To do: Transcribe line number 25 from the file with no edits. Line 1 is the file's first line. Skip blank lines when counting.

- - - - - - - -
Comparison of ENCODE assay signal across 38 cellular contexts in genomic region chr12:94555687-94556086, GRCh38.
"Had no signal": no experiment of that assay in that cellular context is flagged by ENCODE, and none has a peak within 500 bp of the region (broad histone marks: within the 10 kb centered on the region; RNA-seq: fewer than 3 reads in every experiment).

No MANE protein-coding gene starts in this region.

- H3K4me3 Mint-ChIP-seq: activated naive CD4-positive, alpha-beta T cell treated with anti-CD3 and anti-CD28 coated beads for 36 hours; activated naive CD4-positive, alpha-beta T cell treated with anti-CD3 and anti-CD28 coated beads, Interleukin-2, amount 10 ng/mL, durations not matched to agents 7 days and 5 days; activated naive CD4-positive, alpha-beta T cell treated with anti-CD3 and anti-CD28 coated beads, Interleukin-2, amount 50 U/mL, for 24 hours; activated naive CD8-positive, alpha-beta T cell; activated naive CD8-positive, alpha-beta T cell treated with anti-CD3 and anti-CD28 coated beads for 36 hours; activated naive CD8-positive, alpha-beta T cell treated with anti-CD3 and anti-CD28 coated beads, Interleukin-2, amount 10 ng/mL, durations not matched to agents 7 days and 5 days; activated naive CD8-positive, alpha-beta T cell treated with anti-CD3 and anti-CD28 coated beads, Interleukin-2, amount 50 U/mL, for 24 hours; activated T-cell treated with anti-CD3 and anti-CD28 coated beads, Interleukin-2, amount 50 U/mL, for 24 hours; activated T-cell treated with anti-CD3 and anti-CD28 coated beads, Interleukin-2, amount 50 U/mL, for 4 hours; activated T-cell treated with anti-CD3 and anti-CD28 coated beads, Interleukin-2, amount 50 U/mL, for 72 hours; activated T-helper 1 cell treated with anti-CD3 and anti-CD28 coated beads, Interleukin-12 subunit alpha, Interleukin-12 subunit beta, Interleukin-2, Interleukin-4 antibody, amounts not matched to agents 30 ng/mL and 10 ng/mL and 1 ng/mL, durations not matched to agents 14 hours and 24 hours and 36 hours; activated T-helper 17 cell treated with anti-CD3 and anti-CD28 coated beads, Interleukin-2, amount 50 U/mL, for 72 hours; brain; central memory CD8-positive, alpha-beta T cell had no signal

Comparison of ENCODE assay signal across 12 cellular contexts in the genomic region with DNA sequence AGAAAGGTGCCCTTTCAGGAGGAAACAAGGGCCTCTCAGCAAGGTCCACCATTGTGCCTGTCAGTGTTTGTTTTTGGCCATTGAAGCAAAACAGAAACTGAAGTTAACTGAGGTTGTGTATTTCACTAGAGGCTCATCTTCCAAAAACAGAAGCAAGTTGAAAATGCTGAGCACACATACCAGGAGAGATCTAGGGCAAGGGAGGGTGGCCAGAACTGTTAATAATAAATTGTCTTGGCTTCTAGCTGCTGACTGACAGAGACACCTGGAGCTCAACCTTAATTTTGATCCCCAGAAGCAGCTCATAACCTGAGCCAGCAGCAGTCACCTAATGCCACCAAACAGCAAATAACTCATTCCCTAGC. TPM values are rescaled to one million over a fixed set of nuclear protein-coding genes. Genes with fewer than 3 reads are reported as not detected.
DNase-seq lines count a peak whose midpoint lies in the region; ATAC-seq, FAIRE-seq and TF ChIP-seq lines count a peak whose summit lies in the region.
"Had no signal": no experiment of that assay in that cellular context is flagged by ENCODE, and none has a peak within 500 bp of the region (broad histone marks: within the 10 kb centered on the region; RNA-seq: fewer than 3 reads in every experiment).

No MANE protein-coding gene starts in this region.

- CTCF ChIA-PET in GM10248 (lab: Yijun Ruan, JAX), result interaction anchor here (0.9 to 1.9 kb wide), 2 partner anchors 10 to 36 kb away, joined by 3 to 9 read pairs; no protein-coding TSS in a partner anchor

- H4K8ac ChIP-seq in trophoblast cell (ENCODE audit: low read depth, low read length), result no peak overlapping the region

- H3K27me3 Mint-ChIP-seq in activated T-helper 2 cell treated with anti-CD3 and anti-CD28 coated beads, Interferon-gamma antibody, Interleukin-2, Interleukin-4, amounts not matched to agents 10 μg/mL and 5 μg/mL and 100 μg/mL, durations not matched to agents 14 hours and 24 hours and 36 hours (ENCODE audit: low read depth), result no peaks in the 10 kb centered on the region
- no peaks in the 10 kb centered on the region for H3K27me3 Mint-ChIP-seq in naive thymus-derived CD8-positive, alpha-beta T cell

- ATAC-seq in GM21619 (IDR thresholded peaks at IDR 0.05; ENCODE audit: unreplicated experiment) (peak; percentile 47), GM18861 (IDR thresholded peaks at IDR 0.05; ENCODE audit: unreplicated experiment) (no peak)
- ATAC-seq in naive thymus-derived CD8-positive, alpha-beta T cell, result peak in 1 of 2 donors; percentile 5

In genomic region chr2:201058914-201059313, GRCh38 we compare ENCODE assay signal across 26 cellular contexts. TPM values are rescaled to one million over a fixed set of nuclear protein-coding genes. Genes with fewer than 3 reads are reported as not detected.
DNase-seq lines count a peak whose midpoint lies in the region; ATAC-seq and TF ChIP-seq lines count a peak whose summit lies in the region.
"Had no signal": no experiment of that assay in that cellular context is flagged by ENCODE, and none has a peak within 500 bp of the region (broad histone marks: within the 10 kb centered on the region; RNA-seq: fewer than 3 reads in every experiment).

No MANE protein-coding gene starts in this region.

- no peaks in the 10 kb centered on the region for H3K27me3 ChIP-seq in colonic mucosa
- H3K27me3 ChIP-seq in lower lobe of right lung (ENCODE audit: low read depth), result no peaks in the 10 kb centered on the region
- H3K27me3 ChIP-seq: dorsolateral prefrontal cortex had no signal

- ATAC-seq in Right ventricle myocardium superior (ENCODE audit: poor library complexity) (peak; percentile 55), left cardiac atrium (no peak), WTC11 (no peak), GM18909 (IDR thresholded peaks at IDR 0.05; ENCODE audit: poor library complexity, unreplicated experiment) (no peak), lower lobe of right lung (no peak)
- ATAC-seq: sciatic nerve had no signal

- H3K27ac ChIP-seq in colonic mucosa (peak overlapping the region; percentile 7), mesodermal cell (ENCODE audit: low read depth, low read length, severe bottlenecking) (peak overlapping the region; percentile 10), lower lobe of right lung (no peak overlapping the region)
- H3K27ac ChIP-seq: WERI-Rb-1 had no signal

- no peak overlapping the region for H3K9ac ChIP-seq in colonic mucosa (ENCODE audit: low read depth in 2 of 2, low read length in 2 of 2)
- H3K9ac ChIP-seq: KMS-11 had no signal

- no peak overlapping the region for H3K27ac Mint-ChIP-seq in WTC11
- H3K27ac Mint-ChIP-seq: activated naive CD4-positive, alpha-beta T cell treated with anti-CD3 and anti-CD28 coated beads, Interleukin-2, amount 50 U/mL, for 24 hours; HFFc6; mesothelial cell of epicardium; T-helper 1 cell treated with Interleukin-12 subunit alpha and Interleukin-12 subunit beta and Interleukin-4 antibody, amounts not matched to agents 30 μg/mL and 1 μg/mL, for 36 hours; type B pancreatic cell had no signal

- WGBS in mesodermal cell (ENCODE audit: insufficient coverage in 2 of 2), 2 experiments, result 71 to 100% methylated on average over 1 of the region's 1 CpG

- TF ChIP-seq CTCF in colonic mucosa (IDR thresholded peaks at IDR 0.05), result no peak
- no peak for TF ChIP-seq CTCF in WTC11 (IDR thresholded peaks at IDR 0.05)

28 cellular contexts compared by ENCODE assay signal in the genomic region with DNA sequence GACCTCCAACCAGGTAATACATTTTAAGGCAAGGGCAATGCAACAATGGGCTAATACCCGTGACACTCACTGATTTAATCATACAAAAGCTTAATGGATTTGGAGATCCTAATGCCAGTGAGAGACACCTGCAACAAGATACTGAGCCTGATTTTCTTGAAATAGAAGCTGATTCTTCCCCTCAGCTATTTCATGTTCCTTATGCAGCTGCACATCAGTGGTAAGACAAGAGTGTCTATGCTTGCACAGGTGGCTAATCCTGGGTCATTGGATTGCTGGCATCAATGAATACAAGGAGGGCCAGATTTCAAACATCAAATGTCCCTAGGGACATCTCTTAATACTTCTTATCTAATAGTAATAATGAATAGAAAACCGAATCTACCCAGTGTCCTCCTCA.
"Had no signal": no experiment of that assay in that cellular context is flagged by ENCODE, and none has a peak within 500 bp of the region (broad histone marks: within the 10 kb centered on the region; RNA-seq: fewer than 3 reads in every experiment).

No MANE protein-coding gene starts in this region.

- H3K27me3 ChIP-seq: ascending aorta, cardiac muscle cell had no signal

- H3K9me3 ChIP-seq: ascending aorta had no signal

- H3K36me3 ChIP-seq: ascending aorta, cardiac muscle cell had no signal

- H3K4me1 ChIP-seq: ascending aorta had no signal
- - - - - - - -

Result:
- H3K27ac ChIP-seq: WERI-Rb-1 had no signal